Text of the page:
Altogether, it took several months to draw up the new plans and get planning permission for the renovation project. Only the two side walls of the original bungalow were to remain. The front part of the house would be completely transformed when the garage was moved to the opposite side of the property, while the back of the house was extended by 3ft in length and 2ft in width to accommodate the new extension. Surprisingly, everything went quite smoothly and as planned.

‘We didn’t have any problems installing dormer windows in the new roof because they weren’t higher than the original roofline and, as the extension was only 3ft, we managed to secure planning permission fairly quickly,’ Pat explains.

As the renovation work was scheduled to take six months, the couple stayed in their flat in nearby Rochford, visiting only to see how work was progressing. In the past, they had taken on small DIY projects themselves, but this time they felt it would be too ambitious and were happy for Andrew to be the project manager, employing local tradespeople to do the building work.

‘Our builders organised tradespeople too, such as the plasterers, roofers and decorators,’ says Pat. ‘Our builder Les also put us in touch with a great landscape gardener. The kitchen and bathroom suppliers and a furnishings company all came highly recommended.’

The couple’s project stayed within budget too. As Pat recalls, ‘We’ve all heard about the problems some people come up against when they take on something of this scale, but the whole thing just clicked into place. Working closely with Andrew meant we were able to keep track of every penny to ensure that there were no major hitches to take us over our £250,000 budget.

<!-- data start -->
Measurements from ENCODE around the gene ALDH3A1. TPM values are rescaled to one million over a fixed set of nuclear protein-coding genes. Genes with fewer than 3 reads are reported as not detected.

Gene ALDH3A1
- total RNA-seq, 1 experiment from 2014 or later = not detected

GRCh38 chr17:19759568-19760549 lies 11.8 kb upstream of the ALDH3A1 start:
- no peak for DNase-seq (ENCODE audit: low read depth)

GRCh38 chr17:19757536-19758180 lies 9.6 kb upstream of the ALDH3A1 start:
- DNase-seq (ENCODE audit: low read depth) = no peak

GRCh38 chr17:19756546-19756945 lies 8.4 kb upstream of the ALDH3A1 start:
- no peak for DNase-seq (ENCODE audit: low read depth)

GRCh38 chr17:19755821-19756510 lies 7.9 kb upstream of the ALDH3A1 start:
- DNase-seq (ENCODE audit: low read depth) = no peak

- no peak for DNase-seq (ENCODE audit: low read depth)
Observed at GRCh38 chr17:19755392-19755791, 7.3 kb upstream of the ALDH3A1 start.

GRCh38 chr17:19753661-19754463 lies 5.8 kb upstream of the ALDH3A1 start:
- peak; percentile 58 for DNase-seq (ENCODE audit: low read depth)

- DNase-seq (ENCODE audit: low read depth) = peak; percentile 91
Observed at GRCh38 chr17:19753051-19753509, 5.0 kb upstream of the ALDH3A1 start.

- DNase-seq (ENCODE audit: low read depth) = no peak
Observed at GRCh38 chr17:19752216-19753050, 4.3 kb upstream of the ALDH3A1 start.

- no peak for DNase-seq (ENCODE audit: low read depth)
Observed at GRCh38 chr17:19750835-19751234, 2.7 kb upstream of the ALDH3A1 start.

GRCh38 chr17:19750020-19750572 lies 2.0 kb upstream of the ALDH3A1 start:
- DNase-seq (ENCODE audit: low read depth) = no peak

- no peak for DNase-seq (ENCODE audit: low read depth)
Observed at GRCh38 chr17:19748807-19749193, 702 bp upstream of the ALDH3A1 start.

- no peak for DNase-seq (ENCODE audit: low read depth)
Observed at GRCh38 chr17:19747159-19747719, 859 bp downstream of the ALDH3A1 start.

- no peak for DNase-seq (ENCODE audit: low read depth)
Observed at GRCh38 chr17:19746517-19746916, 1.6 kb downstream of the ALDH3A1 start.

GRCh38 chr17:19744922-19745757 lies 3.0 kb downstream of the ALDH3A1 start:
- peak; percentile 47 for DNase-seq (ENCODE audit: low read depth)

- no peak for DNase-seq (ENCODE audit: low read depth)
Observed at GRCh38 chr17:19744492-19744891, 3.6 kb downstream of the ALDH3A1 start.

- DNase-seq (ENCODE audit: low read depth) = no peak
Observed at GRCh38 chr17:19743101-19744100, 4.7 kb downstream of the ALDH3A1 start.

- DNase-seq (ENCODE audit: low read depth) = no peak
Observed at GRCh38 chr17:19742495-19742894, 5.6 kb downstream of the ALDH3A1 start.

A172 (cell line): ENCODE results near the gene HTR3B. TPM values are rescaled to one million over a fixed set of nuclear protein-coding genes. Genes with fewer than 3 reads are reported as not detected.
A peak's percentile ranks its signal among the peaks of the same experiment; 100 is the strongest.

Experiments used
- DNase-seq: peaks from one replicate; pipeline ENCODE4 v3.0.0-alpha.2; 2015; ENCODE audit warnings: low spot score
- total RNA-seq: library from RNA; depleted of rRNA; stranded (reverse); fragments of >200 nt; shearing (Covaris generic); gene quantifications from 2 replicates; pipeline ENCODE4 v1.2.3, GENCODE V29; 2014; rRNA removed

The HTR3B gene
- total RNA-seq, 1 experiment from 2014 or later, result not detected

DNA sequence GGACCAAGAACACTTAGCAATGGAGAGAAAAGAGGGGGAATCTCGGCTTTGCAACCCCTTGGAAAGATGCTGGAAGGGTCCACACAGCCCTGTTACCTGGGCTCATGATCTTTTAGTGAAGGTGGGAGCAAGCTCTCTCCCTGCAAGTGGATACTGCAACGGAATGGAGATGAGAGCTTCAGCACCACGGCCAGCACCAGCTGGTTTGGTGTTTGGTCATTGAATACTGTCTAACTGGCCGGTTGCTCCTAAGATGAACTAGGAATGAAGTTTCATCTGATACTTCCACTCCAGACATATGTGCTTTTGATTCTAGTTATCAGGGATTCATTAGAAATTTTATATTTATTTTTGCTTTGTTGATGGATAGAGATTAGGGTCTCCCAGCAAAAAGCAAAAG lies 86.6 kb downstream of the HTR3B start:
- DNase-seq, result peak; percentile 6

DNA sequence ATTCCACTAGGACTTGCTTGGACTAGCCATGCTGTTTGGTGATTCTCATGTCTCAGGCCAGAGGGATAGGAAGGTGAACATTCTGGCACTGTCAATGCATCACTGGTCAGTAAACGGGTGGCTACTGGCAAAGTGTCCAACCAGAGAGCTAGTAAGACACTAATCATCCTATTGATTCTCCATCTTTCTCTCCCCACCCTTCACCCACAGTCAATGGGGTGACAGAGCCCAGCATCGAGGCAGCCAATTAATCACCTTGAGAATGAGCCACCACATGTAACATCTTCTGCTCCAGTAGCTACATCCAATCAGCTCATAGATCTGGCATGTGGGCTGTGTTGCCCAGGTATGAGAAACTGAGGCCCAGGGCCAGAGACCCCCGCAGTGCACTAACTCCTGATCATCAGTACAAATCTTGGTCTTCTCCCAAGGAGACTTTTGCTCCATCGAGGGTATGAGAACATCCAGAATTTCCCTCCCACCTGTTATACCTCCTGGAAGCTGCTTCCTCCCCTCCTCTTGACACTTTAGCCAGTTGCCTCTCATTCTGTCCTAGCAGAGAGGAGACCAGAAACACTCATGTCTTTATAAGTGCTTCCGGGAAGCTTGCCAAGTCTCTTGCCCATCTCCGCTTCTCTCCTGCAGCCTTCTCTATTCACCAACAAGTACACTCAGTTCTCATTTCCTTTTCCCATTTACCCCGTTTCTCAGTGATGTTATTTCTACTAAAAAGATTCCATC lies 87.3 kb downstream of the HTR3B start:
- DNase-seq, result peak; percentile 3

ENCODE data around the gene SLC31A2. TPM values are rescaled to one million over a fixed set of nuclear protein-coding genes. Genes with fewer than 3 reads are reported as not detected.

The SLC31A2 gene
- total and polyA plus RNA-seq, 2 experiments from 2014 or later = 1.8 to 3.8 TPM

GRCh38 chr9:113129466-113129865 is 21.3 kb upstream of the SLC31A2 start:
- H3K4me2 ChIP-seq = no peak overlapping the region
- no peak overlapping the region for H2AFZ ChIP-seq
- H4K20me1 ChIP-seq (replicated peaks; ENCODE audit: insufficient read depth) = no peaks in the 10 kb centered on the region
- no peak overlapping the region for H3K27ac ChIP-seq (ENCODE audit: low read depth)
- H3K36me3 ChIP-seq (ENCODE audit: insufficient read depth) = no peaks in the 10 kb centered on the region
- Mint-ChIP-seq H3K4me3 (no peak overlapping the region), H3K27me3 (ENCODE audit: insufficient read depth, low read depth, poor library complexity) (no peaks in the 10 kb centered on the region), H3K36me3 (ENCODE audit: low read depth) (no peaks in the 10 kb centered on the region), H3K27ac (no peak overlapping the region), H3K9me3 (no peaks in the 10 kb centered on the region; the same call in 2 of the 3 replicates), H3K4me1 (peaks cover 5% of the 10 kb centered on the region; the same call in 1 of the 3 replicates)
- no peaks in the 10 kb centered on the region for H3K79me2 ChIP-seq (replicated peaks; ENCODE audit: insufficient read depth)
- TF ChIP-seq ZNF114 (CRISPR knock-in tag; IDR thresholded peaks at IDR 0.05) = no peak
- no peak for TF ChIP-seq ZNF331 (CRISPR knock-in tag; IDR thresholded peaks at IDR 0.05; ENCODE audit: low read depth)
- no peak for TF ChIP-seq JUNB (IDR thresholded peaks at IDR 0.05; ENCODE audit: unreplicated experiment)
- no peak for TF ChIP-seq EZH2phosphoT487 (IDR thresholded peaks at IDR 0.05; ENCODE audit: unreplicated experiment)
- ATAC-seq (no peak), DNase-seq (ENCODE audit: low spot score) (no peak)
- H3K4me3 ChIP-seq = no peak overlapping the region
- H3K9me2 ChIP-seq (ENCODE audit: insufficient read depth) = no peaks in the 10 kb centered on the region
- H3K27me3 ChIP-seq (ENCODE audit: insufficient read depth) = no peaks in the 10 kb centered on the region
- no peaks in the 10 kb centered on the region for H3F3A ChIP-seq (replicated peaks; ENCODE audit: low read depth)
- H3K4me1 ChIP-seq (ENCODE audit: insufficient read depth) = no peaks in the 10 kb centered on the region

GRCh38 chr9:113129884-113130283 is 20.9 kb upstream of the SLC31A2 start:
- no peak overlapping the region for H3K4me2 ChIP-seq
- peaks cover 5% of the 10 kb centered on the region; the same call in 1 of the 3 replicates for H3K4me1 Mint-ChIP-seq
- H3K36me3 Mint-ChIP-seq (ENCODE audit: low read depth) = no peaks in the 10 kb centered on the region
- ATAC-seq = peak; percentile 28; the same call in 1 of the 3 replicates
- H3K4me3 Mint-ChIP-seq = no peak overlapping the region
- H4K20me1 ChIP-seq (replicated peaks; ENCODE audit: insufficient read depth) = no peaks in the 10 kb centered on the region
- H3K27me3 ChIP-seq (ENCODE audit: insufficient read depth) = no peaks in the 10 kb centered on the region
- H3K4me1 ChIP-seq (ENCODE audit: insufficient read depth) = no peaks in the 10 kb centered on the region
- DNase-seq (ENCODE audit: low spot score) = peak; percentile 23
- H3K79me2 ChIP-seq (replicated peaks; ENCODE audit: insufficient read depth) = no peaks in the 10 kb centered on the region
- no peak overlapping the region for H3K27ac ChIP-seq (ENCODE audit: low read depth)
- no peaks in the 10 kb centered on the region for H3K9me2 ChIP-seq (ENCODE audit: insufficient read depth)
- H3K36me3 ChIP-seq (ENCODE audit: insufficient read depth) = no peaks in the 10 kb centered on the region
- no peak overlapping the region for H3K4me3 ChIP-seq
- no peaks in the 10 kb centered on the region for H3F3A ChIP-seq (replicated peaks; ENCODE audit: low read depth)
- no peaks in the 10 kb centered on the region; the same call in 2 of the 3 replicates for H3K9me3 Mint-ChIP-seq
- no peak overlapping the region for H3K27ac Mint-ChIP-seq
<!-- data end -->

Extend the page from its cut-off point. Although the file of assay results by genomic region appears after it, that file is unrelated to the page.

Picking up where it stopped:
‘What really helped was that we were all on the same wavelength – we liked and trusted Andrew instantly,’ she adds.

Pat and Bill were on site almost every day so they could follow progress, but it also gave them the chance to choose the right fixtures and fittings for their new home.

‘I love Mediterranean-style tiles,’ Pat explains. ‘Originally, we were only going to use tiles in the kitchen and conservatory, with oak flooring in the hall. We thought this might look odd though, so we decided to tile all the way through the open-plan space for a seamless look.’

The light, airy feel is emphasised throughout the house with neutral walls and pale carpets in the sitting room and bedrooms, offset with soft furnishings and accessories in bold accent colours. The couple realised, however, that much of their furniture would be too traditional for the new contemporary scheme.

‘Some of our furniture is still stored in our daughter’s garage,’ says Pat, ‘but choosing some new pieces has created a more coherent style. On the other hand, some things have been given a makeover. For example, the dressing table in our bedroom is an original 1950s G-Plan piece that we inherited from Connie and painted white. Classic old furniture was often very well-made and durable compared to many modern-day pieces, and can easily be transformed to suit your room.’

The couple have gradually introduced their own personal style, as Pat explains: ‘I’m still looking for a few new things, such as fabric for curtains to match the blinds in the bedroom, but I want to wait until I see exactly what I’m looking for. As we don’t intend to move again, we’re in no rush.’

So, is there anything she and Bill would have done differently?

‘We should have put a log-burning fire in the conservatory,’ says Pat. ‘We’d have had to square up a wall to accommodate it, which seemed like a lot of extra work at the time, but as we now spend so much time in there it would have been worth it.

‘We often think about Connie and what she would make of the bungalow now,’ adds Pat. ‘We like to think she would be happy with the new look.’


Architect’s fees£22,000
Building costs£169,300
Floor and wall tiles£5,800